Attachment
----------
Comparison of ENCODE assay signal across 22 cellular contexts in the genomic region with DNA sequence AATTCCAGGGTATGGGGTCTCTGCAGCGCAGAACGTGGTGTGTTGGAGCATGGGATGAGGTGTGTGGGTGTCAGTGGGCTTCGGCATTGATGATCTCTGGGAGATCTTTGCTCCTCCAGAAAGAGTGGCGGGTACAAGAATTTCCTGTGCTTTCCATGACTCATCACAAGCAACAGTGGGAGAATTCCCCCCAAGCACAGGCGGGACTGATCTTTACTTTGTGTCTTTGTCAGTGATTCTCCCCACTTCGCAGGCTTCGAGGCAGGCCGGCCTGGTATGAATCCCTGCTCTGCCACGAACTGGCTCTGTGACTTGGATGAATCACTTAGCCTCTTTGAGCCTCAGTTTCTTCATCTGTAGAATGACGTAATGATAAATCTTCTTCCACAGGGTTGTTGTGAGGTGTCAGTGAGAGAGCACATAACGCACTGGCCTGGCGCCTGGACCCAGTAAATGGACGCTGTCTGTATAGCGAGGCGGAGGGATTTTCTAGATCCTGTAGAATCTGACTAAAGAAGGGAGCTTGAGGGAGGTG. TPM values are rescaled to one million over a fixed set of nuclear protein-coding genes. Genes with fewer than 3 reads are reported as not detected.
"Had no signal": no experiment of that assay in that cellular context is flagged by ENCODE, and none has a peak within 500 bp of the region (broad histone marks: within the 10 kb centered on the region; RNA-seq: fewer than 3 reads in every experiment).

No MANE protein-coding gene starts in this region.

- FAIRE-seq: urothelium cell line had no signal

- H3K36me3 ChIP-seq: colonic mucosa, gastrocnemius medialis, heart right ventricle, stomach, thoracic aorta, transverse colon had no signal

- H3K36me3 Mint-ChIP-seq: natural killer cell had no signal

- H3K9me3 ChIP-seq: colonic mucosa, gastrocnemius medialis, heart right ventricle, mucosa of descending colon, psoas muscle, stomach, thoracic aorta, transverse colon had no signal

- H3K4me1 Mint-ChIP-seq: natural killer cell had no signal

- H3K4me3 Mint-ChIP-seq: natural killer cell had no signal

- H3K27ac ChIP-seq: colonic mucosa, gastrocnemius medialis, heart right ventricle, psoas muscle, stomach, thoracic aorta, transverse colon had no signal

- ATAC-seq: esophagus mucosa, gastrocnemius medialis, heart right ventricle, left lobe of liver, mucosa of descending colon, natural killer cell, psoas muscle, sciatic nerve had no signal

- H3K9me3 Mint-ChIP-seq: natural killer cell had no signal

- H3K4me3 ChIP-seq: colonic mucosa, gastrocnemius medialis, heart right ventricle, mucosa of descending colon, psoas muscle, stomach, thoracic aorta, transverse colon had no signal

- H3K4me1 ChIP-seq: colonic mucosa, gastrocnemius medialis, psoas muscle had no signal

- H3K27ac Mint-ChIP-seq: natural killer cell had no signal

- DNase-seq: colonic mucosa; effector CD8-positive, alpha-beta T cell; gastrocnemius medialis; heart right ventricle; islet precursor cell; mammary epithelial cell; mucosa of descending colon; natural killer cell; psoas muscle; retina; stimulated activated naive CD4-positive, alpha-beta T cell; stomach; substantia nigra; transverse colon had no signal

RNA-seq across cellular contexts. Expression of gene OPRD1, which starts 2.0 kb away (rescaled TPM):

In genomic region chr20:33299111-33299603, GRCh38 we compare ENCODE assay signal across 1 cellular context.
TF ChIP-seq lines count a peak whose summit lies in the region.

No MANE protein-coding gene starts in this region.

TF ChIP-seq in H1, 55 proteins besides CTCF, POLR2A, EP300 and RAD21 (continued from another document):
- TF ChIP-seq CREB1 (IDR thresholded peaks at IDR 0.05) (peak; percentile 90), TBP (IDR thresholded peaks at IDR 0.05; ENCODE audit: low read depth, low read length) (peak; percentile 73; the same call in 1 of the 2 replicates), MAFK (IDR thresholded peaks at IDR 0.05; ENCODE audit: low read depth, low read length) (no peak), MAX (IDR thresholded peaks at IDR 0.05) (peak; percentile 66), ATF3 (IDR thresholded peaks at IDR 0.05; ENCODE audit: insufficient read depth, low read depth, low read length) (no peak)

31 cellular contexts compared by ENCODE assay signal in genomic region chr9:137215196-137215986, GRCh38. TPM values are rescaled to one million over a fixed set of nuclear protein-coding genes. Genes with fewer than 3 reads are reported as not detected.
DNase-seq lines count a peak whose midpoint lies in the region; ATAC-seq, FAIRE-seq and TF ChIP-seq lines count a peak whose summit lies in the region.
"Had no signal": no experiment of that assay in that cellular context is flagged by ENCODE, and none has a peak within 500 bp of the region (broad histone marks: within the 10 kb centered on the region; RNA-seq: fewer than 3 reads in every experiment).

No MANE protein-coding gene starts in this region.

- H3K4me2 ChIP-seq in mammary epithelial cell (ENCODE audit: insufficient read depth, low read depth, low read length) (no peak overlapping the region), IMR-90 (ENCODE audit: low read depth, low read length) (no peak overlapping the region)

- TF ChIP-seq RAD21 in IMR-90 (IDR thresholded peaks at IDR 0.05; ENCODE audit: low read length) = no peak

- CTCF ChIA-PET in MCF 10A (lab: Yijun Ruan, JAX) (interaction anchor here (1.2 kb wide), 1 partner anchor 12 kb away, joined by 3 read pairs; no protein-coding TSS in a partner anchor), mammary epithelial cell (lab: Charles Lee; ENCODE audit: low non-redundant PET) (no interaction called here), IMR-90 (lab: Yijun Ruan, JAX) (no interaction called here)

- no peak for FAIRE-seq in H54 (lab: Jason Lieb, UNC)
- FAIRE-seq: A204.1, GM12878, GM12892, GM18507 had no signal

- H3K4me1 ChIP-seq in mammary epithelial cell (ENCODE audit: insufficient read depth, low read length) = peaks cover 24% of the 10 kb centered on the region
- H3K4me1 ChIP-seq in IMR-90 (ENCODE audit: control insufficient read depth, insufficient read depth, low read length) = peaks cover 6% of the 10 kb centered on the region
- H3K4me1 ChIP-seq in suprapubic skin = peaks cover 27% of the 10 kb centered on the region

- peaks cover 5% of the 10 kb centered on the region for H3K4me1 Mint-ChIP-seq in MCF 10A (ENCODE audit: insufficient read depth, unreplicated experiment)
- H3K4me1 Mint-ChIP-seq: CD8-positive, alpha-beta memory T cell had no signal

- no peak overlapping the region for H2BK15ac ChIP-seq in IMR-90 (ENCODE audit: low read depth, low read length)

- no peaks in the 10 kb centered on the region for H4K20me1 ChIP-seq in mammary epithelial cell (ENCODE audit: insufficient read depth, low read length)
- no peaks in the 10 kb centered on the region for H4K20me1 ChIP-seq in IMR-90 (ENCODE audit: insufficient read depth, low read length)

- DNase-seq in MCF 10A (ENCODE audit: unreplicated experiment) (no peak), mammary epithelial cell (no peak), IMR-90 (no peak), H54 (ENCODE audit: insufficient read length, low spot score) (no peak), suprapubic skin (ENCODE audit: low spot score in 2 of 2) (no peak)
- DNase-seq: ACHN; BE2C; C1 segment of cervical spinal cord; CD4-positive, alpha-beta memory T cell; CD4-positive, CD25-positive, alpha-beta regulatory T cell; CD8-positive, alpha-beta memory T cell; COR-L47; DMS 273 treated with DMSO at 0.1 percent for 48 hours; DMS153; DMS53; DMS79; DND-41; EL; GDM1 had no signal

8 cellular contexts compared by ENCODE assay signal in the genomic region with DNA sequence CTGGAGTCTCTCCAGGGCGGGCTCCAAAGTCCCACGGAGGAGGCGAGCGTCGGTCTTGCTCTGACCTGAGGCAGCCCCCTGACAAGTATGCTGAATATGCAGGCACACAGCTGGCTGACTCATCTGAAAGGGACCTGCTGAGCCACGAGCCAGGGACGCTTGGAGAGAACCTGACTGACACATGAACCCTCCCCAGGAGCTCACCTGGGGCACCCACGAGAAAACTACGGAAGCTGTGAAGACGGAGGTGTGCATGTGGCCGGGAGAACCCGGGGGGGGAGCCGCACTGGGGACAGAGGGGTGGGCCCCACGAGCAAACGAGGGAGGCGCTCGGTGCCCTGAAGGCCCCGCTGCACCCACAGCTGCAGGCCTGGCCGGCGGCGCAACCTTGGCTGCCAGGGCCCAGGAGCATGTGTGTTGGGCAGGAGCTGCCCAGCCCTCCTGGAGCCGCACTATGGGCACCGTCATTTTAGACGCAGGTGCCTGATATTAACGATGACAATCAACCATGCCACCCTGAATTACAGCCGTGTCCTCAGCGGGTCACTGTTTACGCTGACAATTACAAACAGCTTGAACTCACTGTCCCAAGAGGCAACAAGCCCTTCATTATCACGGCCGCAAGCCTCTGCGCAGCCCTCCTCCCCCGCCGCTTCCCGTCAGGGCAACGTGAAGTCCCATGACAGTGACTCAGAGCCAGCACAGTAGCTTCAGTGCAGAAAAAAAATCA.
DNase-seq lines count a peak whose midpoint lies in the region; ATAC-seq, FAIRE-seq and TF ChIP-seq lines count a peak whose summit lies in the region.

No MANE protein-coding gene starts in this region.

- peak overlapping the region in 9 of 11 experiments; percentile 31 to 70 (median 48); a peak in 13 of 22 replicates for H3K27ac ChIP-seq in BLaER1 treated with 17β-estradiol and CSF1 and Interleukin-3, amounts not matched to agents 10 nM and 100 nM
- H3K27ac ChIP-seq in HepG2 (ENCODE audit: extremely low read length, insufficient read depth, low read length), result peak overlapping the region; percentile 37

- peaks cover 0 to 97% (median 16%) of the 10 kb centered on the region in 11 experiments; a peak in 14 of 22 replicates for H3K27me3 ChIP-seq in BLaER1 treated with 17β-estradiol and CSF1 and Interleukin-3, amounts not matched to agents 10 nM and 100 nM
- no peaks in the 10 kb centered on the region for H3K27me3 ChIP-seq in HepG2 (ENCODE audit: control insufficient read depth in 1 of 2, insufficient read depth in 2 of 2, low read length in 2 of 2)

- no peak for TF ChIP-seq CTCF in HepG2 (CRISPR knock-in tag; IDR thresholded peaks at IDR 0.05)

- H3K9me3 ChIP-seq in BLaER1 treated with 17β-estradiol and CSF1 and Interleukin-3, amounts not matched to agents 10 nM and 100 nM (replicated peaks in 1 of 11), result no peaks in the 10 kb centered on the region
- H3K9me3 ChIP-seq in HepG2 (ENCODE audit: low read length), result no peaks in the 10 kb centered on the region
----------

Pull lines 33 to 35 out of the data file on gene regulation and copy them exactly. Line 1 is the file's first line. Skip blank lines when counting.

- H3K4me1 ChIP-seq in IMR-90 (ENCODE audit: control insufficient read depth, insufficient read depth, low read length) = peaks cover 6% of the 10 kb centered on the region
- H3K4me1 ChIP-seq in suprapubic skin = peaks cover 27% of the 10 kb centered on the region

- peaks cover 5% of the 10 kb centered on the region for H3K4me1 Mint-ChIP-seq in MCF 10A (ENCODE audit: insufficient read depth, unreplicated experiment)